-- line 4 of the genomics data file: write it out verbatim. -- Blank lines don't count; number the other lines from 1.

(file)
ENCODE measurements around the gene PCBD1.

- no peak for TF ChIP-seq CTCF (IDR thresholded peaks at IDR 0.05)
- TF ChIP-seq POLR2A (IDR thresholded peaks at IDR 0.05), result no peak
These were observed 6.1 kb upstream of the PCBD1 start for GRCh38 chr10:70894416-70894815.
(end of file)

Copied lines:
These were observed 6.1 kb upstream of the PCBD1 start for GRCh38 chr10:70894416-70894815.